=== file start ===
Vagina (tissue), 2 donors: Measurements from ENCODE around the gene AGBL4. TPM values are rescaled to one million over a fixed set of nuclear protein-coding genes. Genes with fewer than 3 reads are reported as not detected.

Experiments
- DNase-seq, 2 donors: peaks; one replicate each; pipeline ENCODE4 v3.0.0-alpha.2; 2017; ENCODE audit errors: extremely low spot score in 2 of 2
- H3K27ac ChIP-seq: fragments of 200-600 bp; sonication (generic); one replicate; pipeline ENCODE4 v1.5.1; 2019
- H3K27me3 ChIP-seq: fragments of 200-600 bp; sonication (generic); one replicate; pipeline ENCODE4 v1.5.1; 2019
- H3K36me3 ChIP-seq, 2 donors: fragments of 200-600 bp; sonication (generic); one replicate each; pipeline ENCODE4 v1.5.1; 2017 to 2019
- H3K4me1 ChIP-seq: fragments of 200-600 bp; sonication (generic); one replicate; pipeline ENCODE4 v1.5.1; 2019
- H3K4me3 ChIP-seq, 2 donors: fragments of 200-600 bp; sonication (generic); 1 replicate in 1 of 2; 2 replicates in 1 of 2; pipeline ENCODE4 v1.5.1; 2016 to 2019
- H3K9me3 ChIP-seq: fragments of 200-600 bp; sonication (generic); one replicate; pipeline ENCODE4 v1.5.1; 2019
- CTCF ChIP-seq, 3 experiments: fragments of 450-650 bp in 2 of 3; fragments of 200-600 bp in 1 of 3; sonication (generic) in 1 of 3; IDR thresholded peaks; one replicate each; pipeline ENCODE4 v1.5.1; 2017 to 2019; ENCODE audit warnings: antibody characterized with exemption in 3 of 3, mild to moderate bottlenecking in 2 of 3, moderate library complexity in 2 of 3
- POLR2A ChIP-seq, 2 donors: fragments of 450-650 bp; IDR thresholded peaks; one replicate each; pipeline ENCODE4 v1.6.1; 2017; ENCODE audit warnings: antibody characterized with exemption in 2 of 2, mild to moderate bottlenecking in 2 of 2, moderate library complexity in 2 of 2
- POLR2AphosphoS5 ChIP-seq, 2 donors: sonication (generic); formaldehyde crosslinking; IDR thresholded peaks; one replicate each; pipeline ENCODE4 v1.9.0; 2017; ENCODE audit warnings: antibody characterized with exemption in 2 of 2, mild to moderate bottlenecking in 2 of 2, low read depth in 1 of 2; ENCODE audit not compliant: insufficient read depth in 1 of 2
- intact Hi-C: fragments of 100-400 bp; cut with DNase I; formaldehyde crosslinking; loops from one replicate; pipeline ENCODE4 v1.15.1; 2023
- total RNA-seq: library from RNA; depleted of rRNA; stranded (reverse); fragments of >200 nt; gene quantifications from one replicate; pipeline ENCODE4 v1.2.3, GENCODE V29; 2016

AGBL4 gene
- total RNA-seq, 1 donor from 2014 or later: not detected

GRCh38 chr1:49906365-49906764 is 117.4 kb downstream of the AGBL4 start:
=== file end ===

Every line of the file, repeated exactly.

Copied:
Vagina (tissue), 2 donors: Measurements from ENCODE around the gene AGBL4. TPM values are rescaled to one million over a fixed set of nuclear protein-coding genes. Genes with fewer than 3 reads are reported as not detected.

Experiments
- DNase-seq, 2 donors: peaks; one replicate each; pipeline ENCODE4 v3.0.0-alpha.2; 2017; ENCODE audit errors: extremely low spot score in 2 of 2
- H3K27ac ChIP-seq: fragments of 200-600 bp; sonication (generic); one replicate; pipeline ENCODE4 v1.5.1; 2019
- H3K27me3 ChIP-seq: fragments of 200-600 bp; sonication (generic); one replicate; pipeline ENCODE4 v1.5.1; 2019
- H3K36me3 ChIP-seq, 2 donors: fragments of 200-600 bp; sonication (generic); one replicate each; pipeline ENCODE4 v1.5.1; 2017 to 2019
- H3K4me1 ChIP-seq: fragments of 200-600 bp; sonication (generic); one replicate; pipeline ENCODE4 v1.5.1; 2019
- H3K4me3 ChIP-seq, 2 donors: fragments of 200-600 bp; sonication (generic); 1 replicate in 1 of 2; 2 replicates in 1 of 2; pipeline ENCODE4 v1.5.1; 2016 to 2019
- H3K9me3 ChIP-seq: fragments of 200-600 bp; sonication (generic); one replicate; pipeline ENCODE4 v1.5.1; 2019
- CTCF ChIP-seq, 3 experiments: fragments of 450-650 bp in 2 of 3; fragments of 200-600 bp in 1 of 3; sonication (generic) in 1 of 3; IDR thresholded peaks; one replicate each; pipeline ENCODE4 v1.5.1; 2017 to 2019; ENCODE audit warnings: antibody characterized with exemption in 3 of 3, mild to moderate bottlenecking in 2 of 3, moderate library complexity in 2 of 3
- POLR2A ChIP-seq, 2 donors: fragments of 450-650 bp; IDR thresholded peaks; one replicate each; pipeline ENCODE4 v1.6.1; 2017; ENCODE audit warnings: antibody characterized with exemption in 2 of 2, mild to moderate bottlenecking in 2 of 2, moderate library complexity in 2 of 2
- POLR2AphosphoS5 ChIP-seq, 2 donors: sonication (generic); formaldehyde crosslinking; IDR thresholded peaks; one replicate each; pipeline ENCODE4 v1.9.0; 2017; ENCODE audit warnings: antibody characterized with exemption in 2 of 2, mild to moderate bottlenecking in 2 of 2, low read depth in 1 of 2; ENCODE audit not compliant: insufficient read depth in 1 of 2
- intact Hi-C: fragments of 100-400 bp; cut with DNase I; formaldehyde crosslinking; loops from one replicate; pipeline ENCODE4 v1.15.1; 2023
- total RNA-seq: library from RNA; depleted of rRNA; stranded (reverse); fragments of >200 nt; gene quantifications from one replicate; pipeline ENCODE4 v1.2.3, GENCODE V29; 2016

AGBL4 gene
- total RNA-seq, 1 donor from 2014 or later: not detected

GRCh38 chr1:49906365-49906764 is 117.4 kb downstream of the AGBL4 start: